This past weekend I had the pleasure of guiding an enthusiastic group of night owls on North Carolina’s Outer Banks. They photographed lighthouses, piers, fishing boats, and a little burning steel wool. And even though the photo tour was for night photography—not birds—a few lucky participants managed to grab a few shots of the elusive Outer Read more... you know you want to.
In Part One, we explored the curvatures of star trails. Part Two dealt with the length of the trails. Here, we’ll talk about the color of star trails and how to record the most streaks. Why are my star trails different colors? It’s a good question. I mean, shouldn’t the stars all be white, just as Read more... you know you want to.
Warning: Geek Alert. Analytical discussion ahead. You do not need to bring the right side of your brain. Okay, you’ve been warned. (Patti, I know YOU’RE still with me. J) A question I hear often when I show star trail photos is, “Why are the lines going in different directions?” Good question. Here is the short answer Read more... you know you want to.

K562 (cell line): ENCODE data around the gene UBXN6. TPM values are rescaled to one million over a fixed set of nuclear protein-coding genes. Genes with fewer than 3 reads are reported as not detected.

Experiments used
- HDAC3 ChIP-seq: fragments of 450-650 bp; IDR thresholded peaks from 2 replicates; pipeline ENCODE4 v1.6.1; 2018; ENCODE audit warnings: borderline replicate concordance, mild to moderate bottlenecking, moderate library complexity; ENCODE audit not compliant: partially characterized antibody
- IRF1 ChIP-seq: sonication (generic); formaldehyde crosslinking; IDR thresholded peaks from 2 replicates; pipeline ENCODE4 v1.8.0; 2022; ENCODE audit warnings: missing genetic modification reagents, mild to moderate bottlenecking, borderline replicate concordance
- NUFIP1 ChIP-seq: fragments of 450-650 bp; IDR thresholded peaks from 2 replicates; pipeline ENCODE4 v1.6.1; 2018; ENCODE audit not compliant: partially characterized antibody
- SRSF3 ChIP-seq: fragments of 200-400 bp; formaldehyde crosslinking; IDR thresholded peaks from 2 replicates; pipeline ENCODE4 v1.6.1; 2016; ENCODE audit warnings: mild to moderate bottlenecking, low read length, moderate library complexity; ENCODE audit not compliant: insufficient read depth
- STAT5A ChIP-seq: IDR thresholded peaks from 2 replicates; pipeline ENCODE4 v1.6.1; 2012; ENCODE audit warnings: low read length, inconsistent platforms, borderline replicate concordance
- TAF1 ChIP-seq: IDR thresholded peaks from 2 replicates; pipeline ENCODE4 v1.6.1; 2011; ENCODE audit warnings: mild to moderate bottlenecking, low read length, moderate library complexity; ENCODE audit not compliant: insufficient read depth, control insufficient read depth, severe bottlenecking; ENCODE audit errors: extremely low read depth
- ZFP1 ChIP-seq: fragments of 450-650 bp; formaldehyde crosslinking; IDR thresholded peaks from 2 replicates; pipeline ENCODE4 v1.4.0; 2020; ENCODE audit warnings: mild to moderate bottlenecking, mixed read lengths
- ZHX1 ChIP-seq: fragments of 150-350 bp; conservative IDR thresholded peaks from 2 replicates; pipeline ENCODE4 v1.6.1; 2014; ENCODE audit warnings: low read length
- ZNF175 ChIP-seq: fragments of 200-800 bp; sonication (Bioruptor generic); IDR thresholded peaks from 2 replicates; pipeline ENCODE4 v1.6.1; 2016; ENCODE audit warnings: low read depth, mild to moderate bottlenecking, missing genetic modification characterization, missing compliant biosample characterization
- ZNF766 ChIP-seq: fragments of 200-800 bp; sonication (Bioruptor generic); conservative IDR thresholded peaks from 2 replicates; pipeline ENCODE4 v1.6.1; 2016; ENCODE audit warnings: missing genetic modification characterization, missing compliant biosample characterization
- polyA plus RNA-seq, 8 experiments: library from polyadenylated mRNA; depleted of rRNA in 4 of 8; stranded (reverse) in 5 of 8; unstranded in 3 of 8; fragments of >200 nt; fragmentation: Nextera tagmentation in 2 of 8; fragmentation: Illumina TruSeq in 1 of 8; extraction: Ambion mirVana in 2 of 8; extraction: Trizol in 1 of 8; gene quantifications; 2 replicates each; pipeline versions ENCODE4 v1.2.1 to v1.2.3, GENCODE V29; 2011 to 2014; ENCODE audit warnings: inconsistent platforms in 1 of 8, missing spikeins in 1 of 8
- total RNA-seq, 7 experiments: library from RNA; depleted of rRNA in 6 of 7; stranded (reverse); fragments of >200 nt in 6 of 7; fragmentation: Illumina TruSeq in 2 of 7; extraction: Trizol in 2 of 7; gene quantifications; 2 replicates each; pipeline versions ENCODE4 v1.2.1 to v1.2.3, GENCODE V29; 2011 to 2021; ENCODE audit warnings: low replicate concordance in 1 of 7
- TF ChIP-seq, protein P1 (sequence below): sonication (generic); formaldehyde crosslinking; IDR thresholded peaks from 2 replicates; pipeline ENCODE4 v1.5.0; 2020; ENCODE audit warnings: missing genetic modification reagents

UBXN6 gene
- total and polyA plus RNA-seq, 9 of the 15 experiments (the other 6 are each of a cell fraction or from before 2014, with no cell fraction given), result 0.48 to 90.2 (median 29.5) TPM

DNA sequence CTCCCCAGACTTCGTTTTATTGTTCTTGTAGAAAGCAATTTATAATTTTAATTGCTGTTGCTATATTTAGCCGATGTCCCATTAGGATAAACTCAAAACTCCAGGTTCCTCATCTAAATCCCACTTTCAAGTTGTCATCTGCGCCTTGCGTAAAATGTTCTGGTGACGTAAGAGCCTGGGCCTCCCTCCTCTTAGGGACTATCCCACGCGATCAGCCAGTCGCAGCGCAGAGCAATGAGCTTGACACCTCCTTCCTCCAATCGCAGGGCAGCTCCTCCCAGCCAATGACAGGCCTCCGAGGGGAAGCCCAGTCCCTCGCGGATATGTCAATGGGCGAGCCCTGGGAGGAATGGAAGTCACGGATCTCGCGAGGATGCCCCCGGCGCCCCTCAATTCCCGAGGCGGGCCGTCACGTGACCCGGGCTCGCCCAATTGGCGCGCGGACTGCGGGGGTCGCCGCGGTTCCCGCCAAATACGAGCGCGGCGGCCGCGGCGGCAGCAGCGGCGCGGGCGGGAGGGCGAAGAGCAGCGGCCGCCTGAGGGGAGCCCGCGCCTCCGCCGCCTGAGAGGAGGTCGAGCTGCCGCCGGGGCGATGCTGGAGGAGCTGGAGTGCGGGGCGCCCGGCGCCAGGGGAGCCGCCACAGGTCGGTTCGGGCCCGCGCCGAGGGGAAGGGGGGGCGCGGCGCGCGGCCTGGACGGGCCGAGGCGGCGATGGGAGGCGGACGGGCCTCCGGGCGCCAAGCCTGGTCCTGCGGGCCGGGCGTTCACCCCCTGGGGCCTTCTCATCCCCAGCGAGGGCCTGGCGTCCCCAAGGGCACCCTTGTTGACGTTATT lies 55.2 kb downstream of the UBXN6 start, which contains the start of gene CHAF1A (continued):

Among the finest twilight skies I've ever witnessed occurred during a trip I made to North Carolina's Outer Banks over 20 years ago. I've never seen the sky look so vibrant at Bodie Island Lighthouse. I might have, if I had shot there all the times I wanted to over the past few years. Unfortunately, the lighthouse has been Read more... you know you want to.
Here’s another one of Cape Lookout Lighthouse that I shot on the same trip as yesterday’s photo. It’s a stack of 32 4-minute exposures. I was very careful to line up Polaris precisely above the lighthouse. I’m not crazy about the glare in the bottom part of the image, but hey, what do expect when Read more... you know you want to.
You might recognize this lighthouse from yesterday’s post. Obviously, I shot it on a clear night this time. This is a film shot that I took some 20 years ago. Modern digital cameras have opened up an incredible world of possibilities for night photographers that I couldn’t have dreamed about when I took this photo, but Read more... you know you want to.
Lighthouses make terrific night photography subjects. They are cool to look at, they soar into the sky, and they come equipped with their own light-painting device. Assuming there is no surrounding light pollution, the light from a lighthouse is typically not enough on cause problems with including the stars in a clear sky. But a really Read more... you know you want to.